Publications

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Document type: State-specific, Technical Assistance report
Publication Date: September 2009
Page Focus: Adoption

This nationwide analysis of commercial energy code compares ASHRAE Standard 90.1-2007 with the commercial code in each state as of June 2009. The results are provided in chapters specific to each state.

States with unique energy codes were not included in the analysis because the codes in these states would be difficult to appropriately compare to ASHRAE Standard 90.1 and most of these states have energy offices that routinely assess their codes against the model codes. In states with codes prior to and including the 2000 IECC or Standard 90.1-1999, those states with no statewide energy code, and home rule states which did not specifically request that another code be used, Standard 90.1-1999 was used as the baseline for comparison.

Three DOE Benchmark buildings were used for the simulation used in this analysis: a medium office building (53,600 ft2), a mid-rise apartment building (33,700 ft2), and a non-refrigerated warehouse (49,500 ft2...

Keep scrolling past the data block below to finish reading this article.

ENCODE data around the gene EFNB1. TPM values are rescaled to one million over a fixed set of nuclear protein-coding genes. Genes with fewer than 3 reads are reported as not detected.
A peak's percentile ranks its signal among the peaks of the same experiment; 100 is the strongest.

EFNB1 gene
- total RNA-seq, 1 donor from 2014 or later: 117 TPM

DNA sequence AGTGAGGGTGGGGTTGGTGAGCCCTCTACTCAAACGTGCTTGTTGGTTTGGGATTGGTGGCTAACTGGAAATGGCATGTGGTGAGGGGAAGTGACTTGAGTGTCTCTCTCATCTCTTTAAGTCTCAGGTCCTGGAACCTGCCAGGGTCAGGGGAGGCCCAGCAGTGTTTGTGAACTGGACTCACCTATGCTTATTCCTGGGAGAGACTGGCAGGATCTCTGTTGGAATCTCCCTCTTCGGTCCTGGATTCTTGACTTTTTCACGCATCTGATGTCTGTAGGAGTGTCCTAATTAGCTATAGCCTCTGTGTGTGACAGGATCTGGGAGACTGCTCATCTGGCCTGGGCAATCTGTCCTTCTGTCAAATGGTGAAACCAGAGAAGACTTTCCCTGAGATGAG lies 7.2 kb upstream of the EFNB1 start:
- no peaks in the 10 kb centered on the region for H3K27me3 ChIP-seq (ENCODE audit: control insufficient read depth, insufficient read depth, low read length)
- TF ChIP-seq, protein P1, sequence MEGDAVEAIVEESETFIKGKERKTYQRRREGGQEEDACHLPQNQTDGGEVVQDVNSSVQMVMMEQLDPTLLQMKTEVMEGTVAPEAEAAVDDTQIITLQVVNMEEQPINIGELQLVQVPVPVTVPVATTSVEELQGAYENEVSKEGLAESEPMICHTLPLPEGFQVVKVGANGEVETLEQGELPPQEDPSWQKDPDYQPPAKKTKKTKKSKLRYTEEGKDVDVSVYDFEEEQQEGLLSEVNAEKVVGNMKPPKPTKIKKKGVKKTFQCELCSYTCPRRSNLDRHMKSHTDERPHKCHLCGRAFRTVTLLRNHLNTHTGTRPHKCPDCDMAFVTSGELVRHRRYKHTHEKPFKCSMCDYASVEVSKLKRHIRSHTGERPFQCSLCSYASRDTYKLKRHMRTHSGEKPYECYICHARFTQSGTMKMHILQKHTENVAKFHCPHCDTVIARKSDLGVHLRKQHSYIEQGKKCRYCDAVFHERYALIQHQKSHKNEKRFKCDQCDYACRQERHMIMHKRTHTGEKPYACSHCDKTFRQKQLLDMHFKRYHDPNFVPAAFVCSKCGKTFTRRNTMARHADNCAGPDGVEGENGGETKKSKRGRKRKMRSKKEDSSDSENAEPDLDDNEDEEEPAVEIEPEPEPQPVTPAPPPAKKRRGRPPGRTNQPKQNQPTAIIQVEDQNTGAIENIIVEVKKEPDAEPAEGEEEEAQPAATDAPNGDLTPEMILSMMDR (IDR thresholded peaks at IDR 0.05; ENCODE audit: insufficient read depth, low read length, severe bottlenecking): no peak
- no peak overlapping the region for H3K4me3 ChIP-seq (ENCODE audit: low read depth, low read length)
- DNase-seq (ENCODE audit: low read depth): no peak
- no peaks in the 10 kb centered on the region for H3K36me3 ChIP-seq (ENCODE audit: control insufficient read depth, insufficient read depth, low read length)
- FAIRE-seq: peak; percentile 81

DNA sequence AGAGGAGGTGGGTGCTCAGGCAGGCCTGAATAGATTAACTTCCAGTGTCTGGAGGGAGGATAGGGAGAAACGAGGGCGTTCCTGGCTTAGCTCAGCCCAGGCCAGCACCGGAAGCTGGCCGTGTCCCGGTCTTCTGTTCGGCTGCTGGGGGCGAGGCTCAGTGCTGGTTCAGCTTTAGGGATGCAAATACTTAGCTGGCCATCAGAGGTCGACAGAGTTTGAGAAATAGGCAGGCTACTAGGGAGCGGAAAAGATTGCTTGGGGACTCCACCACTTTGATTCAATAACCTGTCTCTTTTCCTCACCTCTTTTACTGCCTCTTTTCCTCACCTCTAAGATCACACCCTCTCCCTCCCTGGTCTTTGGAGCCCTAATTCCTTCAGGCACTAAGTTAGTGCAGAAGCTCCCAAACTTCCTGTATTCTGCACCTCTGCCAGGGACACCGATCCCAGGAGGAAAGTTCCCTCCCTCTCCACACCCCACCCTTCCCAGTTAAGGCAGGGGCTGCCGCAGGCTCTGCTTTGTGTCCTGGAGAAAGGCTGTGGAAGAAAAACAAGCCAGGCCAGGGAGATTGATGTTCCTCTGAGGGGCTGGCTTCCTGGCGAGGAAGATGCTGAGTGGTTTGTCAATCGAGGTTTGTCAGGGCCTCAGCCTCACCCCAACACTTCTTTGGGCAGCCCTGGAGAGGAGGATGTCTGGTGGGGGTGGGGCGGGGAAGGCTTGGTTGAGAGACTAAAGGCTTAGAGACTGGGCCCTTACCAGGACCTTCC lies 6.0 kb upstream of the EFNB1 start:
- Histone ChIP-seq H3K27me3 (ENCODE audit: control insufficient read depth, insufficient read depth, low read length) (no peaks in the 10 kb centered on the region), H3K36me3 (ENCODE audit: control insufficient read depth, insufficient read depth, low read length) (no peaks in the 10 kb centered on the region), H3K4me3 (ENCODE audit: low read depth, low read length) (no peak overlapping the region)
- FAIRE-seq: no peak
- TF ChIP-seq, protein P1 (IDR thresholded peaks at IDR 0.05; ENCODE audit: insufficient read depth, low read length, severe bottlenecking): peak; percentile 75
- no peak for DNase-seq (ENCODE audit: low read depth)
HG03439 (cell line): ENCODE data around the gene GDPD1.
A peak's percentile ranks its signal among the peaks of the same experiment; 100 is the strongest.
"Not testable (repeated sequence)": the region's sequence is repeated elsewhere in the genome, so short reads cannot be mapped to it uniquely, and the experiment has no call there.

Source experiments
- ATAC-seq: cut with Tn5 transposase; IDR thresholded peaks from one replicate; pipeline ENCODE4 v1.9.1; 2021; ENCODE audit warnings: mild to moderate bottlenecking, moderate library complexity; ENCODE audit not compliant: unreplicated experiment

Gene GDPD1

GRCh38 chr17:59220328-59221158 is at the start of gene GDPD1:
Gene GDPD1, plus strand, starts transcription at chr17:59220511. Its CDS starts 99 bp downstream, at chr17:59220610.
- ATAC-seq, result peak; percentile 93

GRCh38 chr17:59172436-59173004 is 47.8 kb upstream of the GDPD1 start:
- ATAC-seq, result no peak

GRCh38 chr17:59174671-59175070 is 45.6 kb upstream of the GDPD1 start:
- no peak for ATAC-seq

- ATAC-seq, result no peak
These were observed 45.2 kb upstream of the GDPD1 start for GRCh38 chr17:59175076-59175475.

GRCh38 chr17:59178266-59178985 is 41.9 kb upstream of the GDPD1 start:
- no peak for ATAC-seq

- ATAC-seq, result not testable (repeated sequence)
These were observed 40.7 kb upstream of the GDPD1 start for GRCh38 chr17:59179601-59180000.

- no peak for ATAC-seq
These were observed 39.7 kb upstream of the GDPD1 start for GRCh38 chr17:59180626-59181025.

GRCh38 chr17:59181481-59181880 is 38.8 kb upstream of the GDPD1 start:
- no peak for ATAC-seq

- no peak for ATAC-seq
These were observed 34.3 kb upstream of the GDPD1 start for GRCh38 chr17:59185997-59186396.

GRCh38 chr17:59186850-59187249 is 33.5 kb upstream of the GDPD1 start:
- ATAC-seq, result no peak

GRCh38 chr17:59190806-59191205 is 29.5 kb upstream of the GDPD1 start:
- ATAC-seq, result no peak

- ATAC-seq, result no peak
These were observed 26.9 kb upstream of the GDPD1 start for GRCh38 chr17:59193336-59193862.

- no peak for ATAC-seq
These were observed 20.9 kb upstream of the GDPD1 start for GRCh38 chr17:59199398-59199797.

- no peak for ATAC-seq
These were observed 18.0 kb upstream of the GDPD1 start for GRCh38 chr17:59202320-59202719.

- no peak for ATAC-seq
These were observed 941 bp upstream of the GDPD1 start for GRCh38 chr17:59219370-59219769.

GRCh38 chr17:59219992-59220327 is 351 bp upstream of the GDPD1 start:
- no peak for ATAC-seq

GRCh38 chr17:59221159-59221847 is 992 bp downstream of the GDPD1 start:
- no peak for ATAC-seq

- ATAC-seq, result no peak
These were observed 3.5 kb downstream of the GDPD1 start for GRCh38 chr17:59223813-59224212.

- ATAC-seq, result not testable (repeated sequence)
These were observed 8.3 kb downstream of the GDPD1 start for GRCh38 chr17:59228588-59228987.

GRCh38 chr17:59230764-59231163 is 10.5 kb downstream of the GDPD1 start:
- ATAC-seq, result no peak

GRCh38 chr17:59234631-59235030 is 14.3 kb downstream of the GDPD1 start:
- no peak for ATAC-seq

Document type: State-specific, Technical Assistance report
Publication Date: September 2005
Page Focus: Adoption

In 2001, the State of Texas adopted the 2001 International Energy Conservation Codes as its statewide commercial building energy code standard. this report examines the potential impacts of updating lighting requirements in Texas the 2003 IECC.

Document type: State-specific
Publication Date: September 2016
Page Focus: Adoption

The Texas State Energy Conservation Office (SECO)adopted the 2015 IECC effective Nov. I, 2016, for all commercial and residential buildings greater than three stories above grade and for state-funded buildings SECO adopted the ASHRAE Standard 90.1-2013, with an effective date of June I, 2016.

For residential buildings, Texas Governor Greg Abbott signed HB 1736 on June 16, 2014 moving the state's single-family residential energy code from the 2009 code to the 2015 International Residential Code (IRC), Chapter 11, effective September I, 2016. The Texas state legislature modified the 2015 IRC Energy Rating Index scores to a set of scaled scores that increases in stringency over time.